Keywording, meta tags and SEO work. I received an email last week. It was a request for a quote to produce several time-lapse videos. A four month (possibly longer) time-lapse project. Video inserts also requested. I was stoked. After setting up a meet and greet, I prepared my talking points and began research into weatherproof housings. We’re in the budgeting process. I’ll let you know how it goes.

I was told an online search was performed for professional time-lapse and that my name was the only name that showed as a professional photographer of time-lapse and it was at the top of the results page! Spot number one. It’s good to be the king. All the other results were for time-lapse gear and youtube time-lapse movies. I know this to be accurate because I checked out the results using the same keywords they told me they input. Very cool indeed. Take that traditional marketing. Zap! Pow! Not to say traditional marketing is useless, it isn’t. Being diligent however with my keywording, meta tags and SEO, definitely gave me a clear advantage in this unusual situation.

The takeaway here is to really think about your keywords, meta tags, SEO strategies, the text on your website (especially the landing page) and not using flash to run your information. Takes time to learn, apply, measure and refine. The effort is worth it. And if your competition is doing so and your not…guess who gets more opportunities?

Michael

Don’t Burn Your Bridges, You May Need Them Later….

Lake Tahoe Pier-2006

 

Of the many aspects about teaching that I’m fond of, the process of reaching out to companies and asking for review copies of their products is up near the top. To date this has worked so well that I’ve become expert at asking and receiving. Of course I offer something in return: my expertise in reviewing said products and my loyal audience who have grown to trust my judgment when I bring the information to them. Everybody wins. It’s actually a great system.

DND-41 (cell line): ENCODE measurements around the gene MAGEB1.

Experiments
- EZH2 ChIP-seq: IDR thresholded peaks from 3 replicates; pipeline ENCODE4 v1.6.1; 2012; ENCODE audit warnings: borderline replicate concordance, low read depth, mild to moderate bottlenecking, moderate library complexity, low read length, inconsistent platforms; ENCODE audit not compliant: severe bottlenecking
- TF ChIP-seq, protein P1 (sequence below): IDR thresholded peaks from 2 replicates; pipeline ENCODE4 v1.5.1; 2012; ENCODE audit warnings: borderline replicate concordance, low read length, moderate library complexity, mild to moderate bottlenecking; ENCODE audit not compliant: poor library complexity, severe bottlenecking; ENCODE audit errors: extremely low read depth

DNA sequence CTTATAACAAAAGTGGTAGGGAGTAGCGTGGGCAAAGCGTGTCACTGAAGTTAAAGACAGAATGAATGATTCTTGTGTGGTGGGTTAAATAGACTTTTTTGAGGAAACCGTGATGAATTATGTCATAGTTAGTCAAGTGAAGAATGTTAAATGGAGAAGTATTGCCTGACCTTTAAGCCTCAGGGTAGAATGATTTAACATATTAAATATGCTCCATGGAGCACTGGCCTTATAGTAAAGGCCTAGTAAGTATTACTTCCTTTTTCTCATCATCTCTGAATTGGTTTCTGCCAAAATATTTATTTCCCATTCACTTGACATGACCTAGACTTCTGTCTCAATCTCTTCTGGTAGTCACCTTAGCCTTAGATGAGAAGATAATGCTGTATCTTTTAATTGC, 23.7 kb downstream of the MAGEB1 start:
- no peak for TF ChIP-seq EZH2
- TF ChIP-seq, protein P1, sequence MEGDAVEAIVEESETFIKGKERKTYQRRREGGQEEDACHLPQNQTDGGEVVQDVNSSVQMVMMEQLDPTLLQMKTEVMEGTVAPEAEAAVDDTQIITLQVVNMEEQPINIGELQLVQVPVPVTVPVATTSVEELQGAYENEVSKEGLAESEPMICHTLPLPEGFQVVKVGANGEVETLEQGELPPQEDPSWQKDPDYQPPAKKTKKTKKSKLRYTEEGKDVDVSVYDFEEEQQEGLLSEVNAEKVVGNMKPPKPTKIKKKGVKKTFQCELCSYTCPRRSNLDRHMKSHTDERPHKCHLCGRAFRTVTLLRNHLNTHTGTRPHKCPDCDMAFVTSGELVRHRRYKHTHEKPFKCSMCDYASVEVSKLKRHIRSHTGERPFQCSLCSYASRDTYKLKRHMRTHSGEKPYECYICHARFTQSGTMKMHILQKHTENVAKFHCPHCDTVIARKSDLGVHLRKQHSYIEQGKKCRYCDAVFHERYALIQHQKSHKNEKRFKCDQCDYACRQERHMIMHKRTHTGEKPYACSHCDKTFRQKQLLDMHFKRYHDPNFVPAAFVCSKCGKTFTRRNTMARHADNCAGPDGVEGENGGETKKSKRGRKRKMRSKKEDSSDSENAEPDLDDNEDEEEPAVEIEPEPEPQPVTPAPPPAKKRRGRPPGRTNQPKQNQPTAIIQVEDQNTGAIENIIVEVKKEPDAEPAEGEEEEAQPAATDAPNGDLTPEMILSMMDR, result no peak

I’m happy to report that I don’t burn bridges as a matter of course, (you won’t get very far being self-employed) What happened yesterday bears repeating: I reached out to a company to ask for review copies of their entire product line. (how bold of me, but if you don’t ask you don’t get) I heard about this particular software from a woman who attended the Los Angeles Photshop User Group monthly meeting during which I presented my compositing work, thought processes and business approach. Anyway the marketing person from this company calls me in response to my inquiry.

She wanted to know a bit more about my show’s philosophy and why I want their product for my show’s product showcase segment. We chatted a bit and found out that we are on the same page when it comes to education and training. She liked my ideas for presenting their products and offered to send me download links and serial numbers straight away. (she did)

We ended the phone call with her asking me if I remembered her… Can you say GULP? She and I met when we worked at Brooks Institute. She left in ’06 and I’ve not taught there since ’09. (low enrollment = no classes for adjuncts) Oh well. Get your own radio show.

One can only imagine  the outcome had there been no bridge connecting us…….the conversation would have had a decidedly different tone. (if she had responded at all)

Be well.

Michael